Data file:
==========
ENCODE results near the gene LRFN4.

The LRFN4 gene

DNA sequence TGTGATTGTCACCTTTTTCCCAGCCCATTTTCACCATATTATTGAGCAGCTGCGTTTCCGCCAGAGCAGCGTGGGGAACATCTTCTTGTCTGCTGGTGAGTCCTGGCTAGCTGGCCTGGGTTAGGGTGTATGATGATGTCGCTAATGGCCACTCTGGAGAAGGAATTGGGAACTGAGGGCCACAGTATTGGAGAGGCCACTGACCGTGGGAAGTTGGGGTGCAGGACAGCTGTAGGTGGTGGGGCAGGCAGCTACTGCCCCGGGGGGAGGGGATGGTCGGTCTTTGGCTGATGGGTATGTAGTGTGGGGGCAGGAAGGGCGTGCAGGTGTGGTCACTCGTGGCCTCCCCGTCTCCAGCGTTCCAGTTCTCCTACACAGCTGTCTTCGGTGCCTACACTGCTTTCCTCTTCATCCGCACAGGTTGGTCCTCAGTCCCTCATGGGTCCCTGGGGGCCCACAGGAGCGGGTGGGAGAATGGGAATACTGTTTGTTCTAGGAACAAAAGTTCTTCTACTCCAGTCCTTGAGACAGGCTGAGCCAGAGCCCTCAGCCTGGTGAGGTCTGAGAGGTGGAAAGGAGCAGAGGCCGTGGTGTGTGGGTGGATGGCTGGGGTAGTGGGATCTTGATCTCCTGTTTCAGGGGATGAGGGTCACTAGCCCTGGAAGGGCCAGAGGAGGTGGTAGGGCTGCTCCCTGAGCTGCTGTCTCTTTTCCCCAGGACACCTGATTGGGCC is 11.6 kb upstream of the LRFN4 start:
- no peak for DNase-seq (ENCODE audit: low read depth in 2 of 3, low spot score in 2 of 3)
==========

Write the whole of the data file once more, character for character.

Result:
ENCODE results near the gene LRFN4.

The LRFN4 gene

DNA sequence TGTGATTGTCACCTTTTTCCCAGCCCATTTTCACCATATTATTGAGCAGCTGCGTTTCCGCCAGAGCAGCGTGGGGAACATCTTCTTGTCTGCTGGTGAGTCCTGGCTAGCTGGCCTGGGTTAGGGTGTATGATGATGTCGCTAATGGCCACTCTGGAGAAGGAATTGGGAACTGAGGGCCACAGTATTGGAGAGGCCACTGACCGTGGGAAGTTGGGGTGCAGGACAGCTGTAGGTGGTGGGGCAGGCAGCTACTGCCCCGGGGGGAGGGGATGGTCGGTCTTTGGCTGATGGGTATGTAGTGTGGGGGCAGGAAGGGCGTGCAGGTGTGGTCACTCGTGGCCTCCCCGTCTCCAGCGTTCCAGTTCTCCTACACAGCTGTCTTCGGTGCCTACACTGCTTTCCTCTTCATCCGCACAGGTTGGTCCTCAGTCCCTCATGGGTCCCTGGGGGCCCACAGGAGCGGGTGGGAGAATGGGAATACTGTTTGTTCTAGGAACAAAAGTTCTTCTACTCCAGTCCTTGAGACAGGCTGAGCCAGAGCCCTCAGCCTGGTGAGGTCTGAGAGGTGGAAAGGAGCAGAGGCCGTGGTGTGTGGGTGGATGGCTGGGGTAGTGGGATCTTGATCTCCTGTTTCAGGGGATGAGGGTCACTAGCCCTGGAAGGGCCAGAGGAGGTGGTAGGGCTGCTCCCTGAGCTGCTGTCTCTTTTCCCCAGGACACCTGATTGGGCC is 11.6 kb upstream of the LRFN4 start:
- no peak for DNase-seq (ENCODE audit: low read depth in 2 of 3, low spot score in 2 of 3)